No matter the season, lighting a scented candle at home is one of life’s great pleasures. The experience of evocative fragrance and a soft ambience is unbeatable. But what happens if your candle wick is too short to light?

There’s no need to throw it away, we’ve got every fix you’ll need to save your favourite candle. 

Why is your candle wick too short?

There are a few reasons why your candle wick could get too short to light. Some are within your control, while sometimes it could be down to the manufacture of the product. 

Sometimes user errors can cause a wick to get too short. These could be:

  • Not trimming your wick. If you don’t maintain it properly, then the wick can “mushroom”, causing it to burn unevenly. This is where the wick absorbs the melted wax, and creates a buildup of carbon at the top that resembles a black “mushroom”.
  • Trimming your wick too short can also cause you problems, but if that happens don’t worry! We’ve got the fix for you later in this feature.
  • Your candle “tunnelled” during the burn. This happens when only a small area of wax near the wick burns downwards, creating a tunnel. The deeper the tunnel, the more likely your wick is to get buried. You can read more about fixing candle tunnelling here.  

If tunnelling is at fault, it probably means your candle was made poorly. It's possible that your candle has the wrong number of wicks for its size, or was not created for the wax to fully consume. This can cause a number of issues.

  • The size of your wick compared to the wax. A short candle wick causes a faster burn when lit, where your wick begins to “drown” in the wax. Once the wax cools and hardens, the wick can be too short to light, or buried under the top layer of your candle.
  • Your candle may have arrived with a buried wick. This can be a problem during hotter months where your wax melts during delivery or transit. The longer it’s left in that condition, the more likely your wick will bury itself or get too short to be lit.
  • Big temperature changes during cold months can cause the wax to expand and contract. This stops your candle from being lit properly due to the wick length.

How to prevent a short candle wick

Promoting an even burn is key if you’re trying to prevent a short candle wick. So when you light the wick, make sure it burns for long enough to melt the top layer of wax on your candle. This prevents tunnelling and a short wick from forming.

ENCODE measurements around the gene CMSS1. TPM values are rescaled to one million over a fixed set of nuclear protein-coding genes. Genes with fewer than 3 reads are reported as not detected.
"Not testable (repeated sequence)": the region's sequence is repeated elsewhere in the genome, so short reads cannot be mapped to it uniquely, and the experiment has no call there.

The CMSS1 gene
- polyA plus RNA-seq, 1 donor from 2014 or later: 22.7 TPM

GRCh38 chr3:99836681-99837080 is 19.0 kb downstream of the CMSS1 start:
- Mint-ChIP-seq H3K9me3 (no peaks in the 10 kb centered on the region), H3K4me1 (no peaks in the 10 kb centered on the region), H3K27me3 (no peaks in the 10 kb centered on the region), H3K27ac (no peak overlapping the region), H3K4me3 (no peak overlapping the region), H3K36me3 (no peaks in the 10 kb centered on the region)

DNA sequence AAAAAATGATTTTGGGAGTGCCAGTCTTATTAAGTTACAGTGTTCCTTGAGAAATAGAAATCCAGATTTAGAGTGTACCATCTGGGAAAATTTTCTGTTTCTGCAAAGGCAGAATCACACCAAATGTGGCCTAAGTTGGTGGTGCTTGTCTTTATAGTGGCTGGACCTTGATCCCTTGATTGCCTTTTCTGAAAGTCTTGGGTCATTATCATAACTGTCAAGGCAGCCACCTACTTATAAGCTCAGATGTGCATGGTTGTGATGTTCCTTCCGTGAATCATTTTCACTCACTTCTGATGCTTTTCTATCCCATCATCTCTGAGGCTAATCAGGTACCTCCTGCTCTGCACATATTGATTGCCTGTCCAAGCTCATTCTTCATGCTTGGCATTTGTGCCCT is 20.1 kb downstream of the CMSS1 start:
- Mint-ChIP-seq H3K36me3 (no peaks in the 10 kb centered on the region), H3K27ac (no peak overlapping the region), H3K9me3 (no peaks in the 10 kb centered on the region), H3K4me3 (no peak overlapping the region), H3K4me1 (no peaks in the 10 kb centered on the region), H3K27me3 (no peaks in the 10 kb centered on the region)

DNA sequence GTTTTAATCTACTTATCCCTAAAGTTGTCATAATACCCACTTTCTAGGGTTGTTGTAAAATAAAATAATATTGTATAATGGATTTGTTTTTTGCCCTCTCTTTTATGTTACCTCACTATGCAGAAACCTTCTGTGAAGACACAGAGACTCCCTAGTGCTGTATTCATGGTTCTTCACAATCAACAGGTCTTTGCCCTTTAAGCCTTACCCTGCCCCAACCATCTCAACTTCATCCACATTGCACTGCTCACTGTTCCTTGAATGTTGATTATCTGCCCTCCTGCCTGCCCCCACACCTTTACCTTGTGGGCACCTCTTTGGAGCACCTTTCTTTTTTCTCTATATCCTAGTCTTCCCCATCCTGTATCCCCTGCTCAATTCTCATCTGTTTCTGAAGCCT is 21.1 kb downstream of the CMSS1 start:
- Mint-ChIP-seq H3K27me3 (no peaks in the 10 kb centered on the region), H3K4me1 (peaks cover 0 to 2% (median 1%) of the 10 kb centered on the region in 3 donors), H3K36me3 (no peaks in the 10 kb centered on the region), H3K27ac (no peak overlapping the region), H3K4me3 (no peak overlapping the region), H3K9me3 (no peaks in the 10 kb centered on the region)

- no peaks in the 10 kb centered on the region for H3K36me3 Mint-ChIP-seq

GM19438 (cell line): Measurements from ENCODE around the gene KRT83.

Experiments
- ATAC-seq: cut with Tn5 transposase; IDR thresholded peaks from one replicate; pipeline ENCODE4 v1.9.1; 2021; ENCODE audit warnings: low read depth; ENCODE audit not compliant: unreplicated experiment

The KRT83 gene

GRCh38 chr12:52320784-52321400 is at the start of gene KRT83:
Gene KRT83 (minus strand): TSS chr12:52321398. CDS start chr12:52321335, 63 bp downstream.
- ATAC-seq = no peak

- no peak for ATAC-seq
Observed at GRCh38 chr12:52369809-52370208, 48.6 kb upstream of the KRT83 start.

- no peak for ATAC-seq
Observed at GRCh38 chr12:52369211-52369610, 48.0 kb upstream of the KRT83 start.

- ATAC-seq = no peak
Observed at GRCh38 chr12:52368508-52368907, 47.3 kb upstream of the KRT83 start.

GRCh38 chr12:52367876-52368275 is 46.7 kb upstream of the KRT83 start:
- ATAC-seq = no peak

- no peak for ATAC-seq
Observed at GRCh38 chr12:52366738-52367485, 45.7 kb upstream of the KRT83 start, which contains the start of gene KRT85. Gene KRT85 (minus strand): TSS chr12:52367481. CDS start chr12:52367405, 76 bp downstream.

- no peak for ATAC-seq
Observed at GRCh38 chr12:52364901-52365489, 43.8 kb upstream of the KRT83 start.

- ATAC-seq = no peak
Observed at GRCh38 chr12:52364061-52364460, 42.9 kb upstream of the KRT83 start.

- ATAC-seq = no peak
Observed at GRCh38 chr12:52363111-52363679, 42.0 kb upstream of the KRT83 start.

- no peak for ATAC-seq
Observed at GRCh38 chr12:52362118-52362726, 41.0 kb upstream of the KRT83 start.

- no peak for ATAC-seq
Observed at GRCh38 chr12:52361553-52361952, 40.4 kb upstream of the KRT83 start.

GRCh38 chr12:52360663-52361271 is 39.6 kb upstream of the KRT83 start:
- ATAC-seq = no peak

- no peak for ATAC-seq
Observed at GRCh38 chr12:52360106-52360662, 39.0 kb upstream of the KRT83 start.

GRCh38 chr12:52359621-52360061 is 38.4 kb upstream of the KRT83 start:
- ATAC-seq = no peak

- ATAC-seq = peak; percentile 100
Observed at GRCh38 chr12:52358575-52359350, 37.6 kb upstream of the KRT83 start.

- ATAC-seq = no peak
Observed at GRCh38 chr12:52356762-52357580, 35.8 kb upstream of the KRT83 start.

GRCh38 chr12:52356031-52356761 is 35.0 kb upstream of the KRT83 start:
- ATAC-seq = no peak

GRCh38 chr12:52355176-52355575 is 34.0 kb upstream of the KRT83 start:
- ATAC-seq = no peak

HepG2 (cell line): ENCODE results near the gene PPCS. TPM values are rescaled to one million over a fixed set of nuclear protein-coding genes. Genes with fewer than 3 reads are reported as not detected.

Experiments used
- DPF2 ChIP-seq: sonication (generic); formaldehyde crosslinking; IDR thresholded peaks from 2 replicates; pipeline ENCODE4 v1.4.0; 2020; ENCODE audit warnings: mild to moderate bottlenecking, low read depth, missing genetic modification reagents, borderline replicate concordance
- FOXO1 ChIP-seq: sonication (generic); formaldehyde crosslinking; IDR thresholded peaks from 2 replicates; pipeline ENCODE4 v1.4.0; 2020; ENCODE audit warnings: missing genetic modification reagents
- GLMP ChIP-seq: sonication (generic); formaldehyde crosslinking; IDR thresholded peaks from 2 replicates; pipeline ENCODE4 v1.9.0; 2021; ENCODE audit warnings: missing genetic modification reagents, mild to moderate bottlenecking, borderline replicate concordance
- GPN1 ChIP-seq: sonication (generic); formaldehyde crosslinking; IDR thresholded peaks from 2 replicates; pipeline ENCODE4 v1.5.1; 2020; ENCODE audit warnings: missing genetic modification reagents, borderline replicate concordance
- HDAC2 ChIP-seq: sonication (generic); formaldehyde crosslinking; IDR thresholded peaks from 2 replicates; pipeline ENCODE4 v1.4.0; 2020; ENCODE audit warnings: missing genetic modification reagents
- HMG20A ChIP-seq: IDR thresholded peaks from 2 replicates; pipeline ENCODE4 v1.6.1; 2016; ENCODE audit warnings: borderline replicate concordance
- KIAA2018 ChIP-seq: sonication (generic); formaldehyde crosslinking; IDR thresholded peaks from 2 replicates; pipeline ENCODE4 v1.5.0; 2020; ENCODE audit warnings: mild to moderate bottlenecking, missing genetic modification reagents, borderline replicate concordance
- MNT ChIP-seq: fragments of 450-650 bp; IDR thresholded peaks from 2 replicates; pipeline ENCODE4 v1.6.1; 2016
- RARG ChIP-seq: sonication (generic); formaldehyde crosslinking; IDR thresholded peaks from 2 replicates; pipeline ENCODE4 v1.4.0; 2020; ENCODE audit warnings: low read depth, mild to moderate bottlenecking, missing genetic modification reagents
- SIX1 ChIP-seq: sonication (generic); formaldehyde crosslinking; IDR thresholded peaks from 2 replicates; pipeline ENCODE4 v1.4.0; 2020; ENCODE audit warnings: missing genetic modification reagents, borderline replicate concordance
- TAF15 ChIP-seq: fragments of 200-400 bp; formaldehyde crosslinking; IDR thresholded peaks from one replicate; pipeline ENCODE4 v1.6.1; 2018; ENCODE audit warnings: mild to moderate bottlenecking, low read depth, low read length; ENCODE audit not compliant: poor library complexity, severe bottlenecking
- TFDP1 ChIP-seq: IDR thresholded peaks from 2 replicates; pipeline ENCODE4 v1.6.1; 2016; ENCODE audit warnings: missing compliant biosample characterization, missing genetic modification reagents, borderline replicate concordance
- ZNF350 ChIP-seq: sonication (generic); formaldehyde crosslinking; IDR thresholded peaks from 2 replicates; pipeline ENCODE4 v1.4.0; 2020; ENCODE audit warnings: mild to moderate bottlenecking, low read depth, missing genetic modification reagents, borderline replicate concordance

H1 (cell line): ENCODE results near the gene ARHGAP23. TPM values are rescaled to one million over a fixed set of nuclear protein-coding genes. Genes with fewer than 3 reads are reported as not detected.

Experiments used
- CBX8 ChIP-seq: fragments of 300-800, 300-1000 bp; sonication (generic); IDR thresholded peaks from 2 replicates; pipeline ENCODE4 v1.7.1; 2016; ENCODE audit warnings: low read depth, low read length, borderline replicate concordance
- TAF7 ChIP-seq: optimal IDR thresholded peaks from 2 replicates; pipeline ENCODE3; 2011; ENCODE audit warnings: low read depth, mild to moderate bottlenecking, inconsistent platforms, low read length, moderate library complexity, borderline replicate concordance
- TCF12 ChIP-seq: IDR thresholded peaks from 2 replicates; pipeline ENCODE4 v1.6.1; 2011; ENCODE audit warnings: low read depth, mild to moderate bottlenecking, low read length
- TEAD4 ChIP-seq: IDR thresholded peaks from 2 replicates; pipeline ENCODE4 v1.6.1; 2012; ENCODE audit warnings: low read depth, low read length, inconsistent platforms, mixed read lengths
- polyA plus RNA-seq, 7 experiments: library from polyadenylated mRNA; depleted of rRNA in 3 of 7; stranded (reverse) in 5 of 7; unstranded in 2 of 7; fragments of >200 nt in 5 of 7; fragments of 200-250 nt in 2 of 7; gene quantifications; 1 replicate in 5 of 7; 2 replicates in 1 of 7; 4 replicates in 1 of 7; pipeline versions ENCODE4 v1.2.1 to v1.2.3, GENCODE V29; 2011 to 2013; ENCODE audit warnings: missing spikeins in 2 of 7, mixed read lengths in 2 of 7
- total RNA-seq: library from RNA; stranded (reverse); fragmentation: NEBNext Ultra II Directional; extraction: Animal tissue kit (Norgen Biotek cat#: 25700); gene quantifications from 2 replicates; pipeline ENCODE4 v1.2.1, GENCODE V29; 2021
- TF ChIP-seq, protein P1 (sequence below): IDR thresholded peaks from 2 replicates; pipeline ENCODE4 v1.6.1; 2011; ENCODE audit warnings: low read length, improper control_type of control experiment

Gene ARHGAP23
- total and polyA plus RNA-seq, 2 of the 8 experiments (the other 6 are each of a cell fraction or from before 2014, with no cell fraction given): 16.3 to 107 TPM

Trimming the wick to ½ cm after every burn will also help your candle in the long run. If you don’t trim it, the next time you light the candle you’re more likely to create a mushroom!

How to fix a short candle wick

There are three methods for fixing a short candle wick, and these entirely depend on whether you can still light your candle. 

Firstly, light the candle if you still can. Let the candle burn for up to 30 minutes while keeping an eye on it the whole time. If the wick doesn’t burn properly for that time, and the wick is flickering then you should snuff it out and try again. 

Soak up the excess wax with a paper towel as it cools so you can relight the wick and leave it to burn. Repeat this process until the top layer of wax is completely melted, before snuffing out your candle and letting the wax cool around your wick. 

If you can’t light your wick, use a heat gun or hair dryer to melt the wax around it. Get rid of the wax using a paper towel, or pour the wax into a dish. You could also scoop the melted wax out with a spoon or butter knife. Once you’ve exposed the wick, light it using the same method as above. 

For a wick that’s become completely buried, this could be down to the wick being long enough, but has become bent while the wax has cooled above it. Melt the wax using a heat gun, hair dryer or long lighter, then lift the wick carefully with tweezers. 

As the candle begins to cool, you should hold the wick in place until the wax hardens. Once the wax has completely cooled, trim the wick to ½ cm to stop it from burying again. 

For more tips on fixing your candle issues, read our candle tunnelling blog here, and our feature on flickering candles here.

Josh Millar